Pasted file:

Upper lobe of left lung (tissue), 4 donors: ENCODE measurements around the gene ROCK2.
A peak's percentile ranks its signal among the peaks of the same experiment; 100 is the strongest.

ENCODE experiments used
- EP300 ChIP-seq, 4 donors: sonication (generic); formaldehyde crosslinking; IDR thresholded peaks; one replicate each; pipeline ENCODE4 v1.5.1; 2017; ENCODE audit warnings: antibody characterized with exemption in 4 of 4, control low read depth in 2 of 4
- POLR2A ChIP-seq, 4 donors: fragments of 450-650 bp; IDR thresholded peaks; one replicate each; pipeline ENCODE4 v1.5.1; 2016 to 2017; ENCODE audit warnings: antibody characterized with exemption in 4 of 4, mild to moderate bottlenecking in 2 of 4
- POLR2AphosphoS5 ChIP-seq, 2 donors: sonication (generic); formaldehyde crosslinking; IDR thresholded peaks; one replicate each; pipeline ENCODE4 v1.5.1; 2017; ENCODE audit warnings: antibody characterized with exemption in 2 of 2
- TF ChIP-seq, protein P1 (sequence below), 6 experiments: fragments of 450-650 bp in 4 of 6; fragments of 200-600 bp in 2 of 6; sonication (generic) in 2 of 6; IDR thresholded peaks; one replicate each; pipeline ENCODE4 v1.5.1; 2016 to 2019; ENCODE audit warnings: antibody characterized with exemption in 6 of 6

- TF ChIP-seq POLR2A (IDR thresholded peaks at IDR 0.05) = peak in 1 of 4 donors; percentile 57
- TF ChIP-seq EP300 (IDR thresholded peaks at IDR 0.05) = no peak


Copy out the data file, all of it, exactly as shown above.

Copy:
Upper lobe of left lung (tissue), 4 donors: ENCODE measurements around the gene ROCK2.
A peak's percentile ranks its signal among the peaks of the same experiment; 100 is the strongest.

ENCODE experiments used
- EP300 ChIP-seq, 4 donors: sonication (generic); formaldehyde crosslinking; IDR thresholded peaks; one replicate each; pipeline ENCODE4 v1.5.1; 2017; ENCODE audit warnings: antibody characterized with exemption in 4 of 4, control low read depth in 2 of 4
- POLR2A ChIP-seq, 4 donors: fragments of 450-650 bp; IDR thresholded peaks; one replicate each; pipeline ENCODE4 v1.5.1; 2016 to 2017; ENCODE audit warnings: antibody characterized with exemption in 4 of 4, mild to moderate bottlenecking in 2 of 4
- POLR2AphosphoS5 ChIP-seq, 2 donors: sonication (generic); formaldehyde crosslinking; IDR thresholded peaks; one replicate each; pipeline ENCODE4 v1.5.1; 2017; ENCODE audit warnings: antibody characterized with exemption in 2 of 2
- TF ChIP-seq, protein P1 (sequence below), 6 experiments: fragments of 450-650 bp in 4 of 6; fragments of 200-600 bp in 2 of 6; sonication (generic) in 2 of 6; IDR thresholded peaks; one replicate each; pipeline ENCODE4 v1.5.1; 2016 to 2019; ENCODE audit warnings: antibody characterized with exemption in 6 of 6

- TF ChIP-seq POLR2A (IDR thresholded peaks at IDR 0.05) = peak in 1 of 4 donors; percentile 57
- TF ChIP-seq EP300 (IDR thresholded peaks at IDR 0.05) = no peak